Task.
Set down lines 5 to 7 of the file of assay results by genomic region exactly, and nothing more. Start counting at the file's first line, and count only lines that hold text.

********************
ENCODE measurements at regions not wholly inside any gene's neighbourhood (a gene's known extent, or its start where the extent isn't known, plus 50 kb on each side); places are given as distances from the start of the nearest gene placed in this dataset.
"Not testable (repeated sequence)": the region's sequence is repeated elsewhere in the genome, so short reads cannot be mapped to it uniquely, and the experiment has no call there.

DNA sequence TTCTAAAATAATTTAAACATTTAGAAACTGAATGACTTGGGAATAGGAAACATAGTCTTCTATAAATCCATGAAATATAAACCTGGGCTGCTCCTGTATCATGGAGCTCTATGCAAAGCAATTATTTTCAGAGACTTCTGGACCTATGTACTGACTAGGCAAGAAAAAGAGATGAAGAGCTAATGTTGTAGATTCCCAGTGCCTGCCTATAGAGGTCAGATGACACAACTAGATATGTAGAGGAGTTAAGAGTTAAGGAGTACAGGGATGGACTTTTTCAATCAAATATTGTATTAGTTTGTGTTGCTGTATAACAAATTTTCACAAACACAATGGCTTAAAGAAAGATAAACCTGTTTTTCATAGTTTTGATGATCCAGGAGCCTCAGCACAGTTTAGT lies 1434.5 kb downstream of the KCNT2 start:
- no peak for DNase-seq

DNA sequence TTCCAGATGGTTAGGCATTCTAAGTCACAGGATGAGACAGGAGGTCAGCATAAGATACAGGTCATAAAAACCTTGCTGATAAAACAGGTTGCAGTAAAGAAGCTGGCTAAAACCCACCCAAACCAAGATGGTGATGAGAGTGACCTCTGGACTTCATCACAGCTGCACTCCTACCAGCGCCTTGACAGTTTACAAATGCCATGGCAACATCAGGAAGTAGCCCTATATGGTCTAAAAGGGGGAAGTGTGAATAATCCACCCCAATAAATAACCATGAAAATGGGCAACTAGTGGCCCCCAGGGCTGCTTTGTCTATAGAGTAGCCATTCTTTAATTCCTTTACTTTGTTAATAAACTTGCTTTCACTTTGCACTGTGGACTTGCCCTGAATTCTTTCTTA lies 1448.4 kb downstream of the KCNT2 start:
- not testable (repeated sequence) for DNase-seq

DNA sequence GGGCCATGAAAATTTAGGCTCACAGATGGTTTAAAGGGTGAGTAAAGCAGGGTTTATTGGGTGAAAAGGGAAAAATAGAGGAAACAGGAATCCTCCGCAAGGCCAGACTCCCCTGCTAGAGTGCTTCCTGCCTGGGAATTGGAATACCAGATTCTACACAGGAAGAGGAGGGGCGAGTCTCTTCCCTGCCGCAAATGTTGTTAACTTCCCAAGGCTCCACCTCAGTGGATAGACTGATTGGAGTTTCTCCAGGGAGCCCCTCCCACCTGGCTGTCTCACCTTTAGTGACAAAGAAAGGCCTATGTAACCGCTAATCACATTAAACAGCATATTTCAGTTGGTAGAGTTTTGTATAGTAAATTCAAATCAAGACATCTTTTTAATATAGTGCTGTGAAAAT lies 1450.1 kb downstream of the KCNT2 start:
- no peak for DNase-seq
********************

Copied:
DNA sequence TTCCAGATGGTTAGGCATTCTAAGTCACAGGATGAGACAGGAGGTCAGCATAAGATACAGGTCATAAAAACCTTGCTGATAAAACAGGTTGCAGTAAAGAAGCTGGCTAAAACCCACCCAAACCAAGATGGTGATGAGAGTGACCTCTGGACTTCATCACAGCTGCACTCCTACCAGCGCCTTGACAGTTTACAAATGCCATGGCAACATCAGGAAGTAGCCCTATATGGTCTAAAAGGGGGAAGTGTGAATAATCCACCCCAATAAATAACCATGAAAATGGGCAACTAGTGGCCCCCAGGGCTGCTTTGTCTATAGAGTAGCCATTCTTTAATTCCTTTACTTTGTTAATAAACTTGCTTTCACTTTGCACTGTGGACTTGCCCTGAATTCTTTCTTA lies 1448.4 kb downstream of the KCNT2 start:
- not testable (repeated sequence) for DNase-seq

DNA sequence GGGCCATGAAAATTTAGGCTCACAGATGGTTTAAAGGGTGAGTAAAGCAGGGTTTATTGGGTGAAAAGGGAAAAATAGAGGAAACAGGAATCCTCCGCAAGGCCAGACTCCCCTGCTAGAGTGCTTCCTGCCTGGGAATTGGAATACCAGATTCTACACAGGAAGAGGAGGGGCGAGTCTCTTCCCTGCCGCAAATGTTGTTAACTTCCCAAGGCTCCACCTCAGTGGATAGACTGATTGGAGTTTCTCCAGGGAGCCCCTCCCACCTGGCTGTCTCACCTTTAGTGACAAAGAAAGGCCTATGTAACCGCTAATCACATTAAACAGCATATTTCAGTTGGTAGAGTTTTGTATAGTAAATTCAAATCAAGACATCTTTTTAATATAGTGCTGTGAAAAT lies 1450.1 kb downstream of the KCNT2 start: